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This month we've held two Chef Community Summits and it's been a real delight watching the community gather and discuss most important topics.
We held a Chef Community Summit in Seattle at the beginning of October and another in London last week. Both Summits were facilitated Open Space events. The Open Space format works particularly for these types of events. After some opening remarks from me and Adam Jacob, participants are asked to propose topics that are important to their interests. Each attendee is encouraged to propose a topic provided they are passionate enough about that topic to start a conversation. Once all of the topics have been proposed the attendees organize the schedule for the day and then meet in groups to discuss the topic at hand.
Topics ranging from Application configuration patterns to the Chef 12 Roadmap to Docker to Windows DSC and Chef were proposed. Discussions ranged from technical topics like Test Kitchen and CI to softer skills such as talking to managers. Throughout the course of each Summit, discussions happened, action items were captured, and work was completed. You'll find a full listing of topics discussed and notes from each on the Chef Community Summit – 2014 wiki.
These Summits were our fourth and fifth Chef Community Summits. The Summit in London was our first Community Summit held outside of the US. Although each Summit is unique, some common themes emerged at both. Our community is constantly looking for ways to improve our development workflow and you saw many discussions on development patterns, debugging cookbooks, and, of course, testing cookbooks.
Newer solutions like Chef Metal and Docker were discussed and there was a really great session on the the work necessary to get full support for Windows guests in Test Kitchen.
Many participants came to hack on code and this happened throughout both Summits. Each Summit was also followed by a Hack Day in the area to provide another space for the community to gather and continue working on solutions.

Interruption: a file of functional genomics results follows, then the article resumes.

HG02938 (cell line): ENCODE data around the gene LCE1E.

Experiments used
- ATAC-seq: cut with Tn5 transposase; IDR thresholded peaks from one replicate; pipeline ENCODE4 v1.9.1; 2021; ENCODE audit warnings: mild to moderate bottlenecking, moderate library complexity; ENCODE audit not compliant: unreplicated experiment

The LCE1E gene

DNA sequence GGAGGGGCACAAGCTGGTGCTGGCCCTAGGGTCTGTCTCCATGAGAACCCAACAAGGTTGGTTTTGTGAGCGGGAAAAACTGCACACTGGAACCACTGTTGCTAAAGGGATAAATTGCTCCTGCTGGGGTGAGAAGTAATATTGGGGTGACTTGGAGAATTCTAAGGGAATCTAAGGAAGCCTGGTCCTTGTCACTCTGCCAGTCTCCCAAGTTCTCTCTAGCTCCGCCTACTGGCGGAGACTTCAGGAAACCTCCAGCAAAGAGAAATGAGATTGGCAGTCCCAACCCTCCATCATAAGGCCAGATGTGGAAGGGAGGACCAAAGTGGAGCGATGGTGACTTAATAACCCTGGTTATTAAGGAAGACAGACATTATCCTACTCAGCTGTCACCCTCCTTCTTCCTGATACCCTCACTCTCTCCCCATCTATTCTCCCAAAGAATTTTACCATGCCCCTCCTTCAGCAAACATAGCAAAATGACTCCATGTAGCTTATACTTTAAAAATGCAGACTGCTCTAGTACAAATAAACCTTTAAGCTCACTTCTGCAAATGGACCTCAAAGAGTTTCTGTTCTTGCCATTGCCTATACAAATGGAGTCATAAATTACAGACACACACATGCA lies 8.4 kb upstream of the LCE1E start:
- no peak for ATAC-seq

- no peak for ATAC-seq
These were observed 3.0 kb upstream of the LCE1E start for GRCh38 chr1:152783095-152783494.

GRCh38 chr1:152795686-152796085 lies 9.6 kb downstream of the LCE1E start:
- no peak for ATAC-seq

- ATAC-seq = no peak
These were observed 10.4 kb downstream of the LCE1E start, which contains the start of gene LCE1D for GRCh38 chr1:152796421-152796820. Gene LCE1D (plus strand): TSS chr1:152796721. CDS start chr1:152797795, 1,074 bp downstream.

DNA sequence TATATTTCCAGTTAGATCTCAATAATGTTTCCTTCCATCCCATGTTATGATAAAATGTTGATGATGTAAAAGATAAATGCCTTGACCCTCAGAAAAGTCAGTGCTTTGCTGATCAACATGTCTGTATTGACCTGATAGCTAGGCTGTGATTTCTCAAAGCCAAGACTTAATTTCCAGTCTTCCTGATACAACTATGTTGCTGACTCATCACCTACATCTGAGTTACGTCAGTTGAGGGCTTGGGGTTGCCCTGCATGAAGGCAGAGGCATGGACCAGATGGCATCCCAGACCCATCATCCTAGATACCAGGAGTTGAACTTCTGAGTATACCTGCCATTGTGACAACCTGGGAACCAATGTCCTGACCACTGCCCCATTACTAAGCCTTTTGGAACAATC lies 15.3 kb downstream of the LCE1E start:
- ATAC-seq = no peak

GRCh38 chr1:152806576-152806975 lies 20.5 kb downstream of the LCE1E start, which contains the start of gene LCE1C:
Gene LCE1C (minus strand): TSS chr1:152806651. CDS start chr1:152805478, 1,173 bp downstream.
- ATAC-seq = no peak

The Chef Community Summits were a great way for our community to gather together and meet one another in person. The open, honest, sharing nature of our community really shines through when you bring a group of us together in the same space.
Thank you to everyone who participated in the Summits! I can't wait to see you all again at ChefConf or at an event between now and then.
This is a guest post by Craig Rodrigues
In the past 6 months, we have set up Jenkins at http://jenkins.freebsd.org/, to continuously build FreeBSD as developers add new code to the project. This has helped us identify and fix build breaks very quickly.
We have gone even farther by integrating Jenkins, Kyua, and Bhyve. Kyua is a testing framework for infrastructure software. Bhyve is the native hypervisor that comes with FreeBSD (similar to KVM on Linux).
cd /usr/tests; kyua test; kyua report-junit --output=test-output.xml
Jenkins has been very easy to set up and use under FreeBSD. We hope that by using Jenkins to run OS-level unit tests, we will be able to improve the quality of FreeBSD. For further information, please feel free to contact us at freebsd-testing@FreeBSD.org .